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Environmental fate and effects of the lampricide TFM: a review

Journal of Great Lakes Research

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Abstract

Use of 3-trifluoromethyl-4-nitrophenol (TFM) is limited geographically to the Great Lakes basin where it is the principal agent used in control of the sea lamprey (Petromyzon marinus). It is clear from available data that TFM has effects on the environment, but the effects reported are transient. Individual organisms and aquatic communities return to pretreatment conditions after lampricide treatments have concluded. TFM is not persistent, is detoxified, and presents minimal long-term toxicological risk. TFM is relatively nontoxic to mammals. Treatment levels do not pose a threat to wildlife. However, TFM is an estrogen agonist and additional testing to define the nature and magnitude of this effect will likely be required. Because stream treatments are done on 3 to 5 year cycles, and exposures are limited to approximately 12 h, minimal risk to aquatic organisms is expected.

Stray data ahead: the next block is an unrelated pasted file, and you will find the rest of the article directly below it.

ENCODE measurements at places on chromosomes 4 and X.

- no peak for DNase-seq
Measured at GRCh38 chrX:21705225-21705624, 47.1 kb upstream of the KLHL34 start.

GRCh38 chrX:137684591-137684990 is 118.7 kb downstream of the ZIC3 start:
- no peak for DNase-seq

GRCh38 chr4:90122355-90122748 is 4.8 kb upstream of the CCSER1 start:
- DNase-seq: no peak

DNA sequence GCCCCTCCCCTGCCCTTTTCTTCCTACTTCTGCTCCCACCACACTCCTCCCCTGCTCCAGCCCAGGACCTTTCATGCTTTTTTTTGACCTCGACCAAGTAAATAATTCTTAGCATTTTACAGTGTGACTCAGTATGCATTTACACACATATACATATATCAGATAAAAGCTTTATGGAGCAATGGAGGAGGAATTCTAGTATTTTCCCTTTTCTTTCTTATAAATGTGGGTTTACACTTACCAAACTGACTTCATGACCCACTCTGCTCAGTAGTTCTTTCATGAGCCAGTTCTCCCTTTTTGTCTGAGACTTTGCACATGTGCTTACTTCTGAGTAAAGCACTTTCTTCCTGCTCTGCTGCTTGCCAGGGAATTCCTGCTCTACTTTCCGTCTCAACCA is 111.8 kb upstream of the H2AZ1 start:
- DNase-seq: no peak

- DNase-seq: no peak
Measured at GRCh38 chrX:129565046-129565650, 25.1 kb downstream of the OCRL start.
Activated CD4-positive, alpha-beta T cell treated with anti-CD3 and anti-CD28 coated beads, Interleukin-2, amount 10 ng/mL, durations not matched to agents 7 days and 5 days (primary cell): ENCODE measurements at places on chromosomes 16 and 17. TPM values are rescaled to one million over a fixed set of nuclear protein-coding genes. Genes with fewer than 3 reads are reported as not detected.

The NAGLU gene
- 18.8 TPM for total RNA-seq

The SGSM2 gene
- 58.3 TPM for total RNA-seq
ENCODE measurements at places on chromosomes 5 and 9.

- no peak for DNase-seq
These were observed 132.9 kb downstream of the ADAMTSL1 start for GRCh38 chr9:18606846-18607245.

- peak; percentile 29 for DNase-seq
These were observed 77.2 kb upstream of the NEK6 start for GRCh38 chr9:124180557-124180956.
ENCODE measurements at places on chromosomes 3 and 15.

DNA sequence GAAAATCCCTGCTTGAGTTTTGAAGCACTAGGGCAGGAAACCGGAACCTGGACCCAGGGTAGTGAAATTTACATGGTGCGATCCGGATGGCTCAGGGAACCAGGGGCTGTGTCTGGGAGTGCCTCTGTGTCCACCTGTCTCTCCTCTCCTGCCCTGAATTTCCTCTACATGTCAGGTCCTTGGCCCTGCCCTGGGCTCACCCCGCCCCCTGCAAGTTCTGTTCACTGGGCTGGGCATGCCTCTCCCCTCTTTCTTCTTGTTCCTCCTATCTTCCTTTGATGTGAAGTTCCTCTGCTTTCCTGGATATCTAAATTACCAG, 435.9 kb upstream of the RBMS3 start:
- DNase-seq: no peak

Additional Publication Details

Publication type:
Article
Publication Subtype:
Journal Article
Title:
Environmental fate and effects of the lampricide TFM: a review
Series title:
Journal of Great Lakes Research
Volume
29
Year Published:
2003
Language:
English
Contributing office(s):
Upper Midwest Environmental Sciences Center
Description:
pp. 456-474
Larger Work Type:
Article
Larger Work Subtype:
Journal Article
Larger Work Title:
Journal of Great Lakes Research
First page:
456
Last page:
474